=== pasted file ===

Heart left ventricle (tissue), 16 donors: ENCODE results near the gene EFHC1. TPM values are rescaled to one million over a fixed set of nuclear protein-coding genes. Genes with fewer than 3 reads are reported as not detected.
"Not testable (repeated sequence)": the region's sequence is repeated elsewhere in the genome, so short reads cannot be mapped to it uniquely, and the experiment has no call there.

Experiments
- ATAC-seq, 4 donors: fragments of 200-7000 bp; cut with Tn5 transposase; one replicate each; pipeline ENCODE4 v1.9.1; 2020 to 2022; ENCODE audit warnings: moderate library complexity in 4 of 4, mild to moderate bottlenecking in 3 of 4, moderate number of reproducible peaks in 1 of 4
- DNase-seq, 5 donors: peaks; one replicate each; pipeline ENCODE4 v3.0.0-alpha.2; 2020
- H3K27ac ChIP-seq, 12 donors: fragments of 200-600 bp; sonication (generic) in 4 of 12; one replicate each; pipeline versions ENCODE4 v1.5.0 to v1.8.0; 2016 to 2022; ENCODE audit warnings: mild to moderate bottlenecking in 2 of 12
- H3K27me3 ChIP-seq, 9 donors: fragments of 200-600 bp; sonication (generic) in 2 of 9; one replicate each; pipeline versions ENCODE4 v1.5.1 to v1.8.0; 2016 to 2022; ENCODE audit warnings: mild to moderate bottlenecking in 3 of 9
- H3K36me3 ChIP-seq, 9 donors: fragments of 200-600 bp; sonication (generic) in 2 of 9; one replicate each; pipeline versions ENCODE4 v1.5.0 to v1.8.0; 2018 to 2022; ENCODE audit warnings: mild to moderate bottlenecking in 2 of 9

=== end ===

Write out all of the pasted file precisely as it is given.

Heart left ventricle (tissue), 16 donors: ENCODE results near the gene EFHC1. TPM values are rescaled to one million over a fixed set of nuclear protein-coding genes. Genes with fewer than 3 reads are reported as not detected.
"Not testable (repeated sequence)": the region's sequence is repeated elsewhere in the genome, so short reads cannot be mapped to it uniquely, and the experiment has no call there.

Experiments
- ATAC-seq, 4 donors: fragments of 200-7000 bp; cut with Tn5 transposase; one replicate each; pipeline ENCODE4 v1.9.1; 2020 to 2022; ENCODE audit warnings: moderate library complexity in 4 of 4, mild to moderate bottlenecking in 3 of 4, moderate number of reproducible peaks in 1 of 4
- DNase-seq, 5 donors: peaks; one replicate each; pipeline ENCODE4 v3.0.0-alpha.2; 2020
- H3K27ac ChIP-seq, 12 donors: fragments of 200-600 bp; sonication (generic) in 4 of 12; one replicate each; pipeline versions ENCODE4 v1.5.0 to v1.8.0; 2016 to 2022; ENCODE audit warnings: mild to moderate bottlenecking in 2 of 12
- H3K27me3 ChIP-seq, 9 donors: fragments of 200-600 bp; sonication (generic) in 2 of 9; one replicate each; pipeline versions ENCODE4 v1.5.1 to v1.8.0; 2016 to 2022; ENCODE audit warnings: mild to moderate bottlenecking in 3 of 9
- H3K36me3 ChIP-seq, 9 donors: fragments of 200-600 bp; sonication (generic) in 2 of 9; one replicate each; pipeline versions ENCODE4 v1.5.0 to v1.8.0; 2018 to 2022; ENCODE audit warnings: mild to moderate bottlenecking in 2 of 9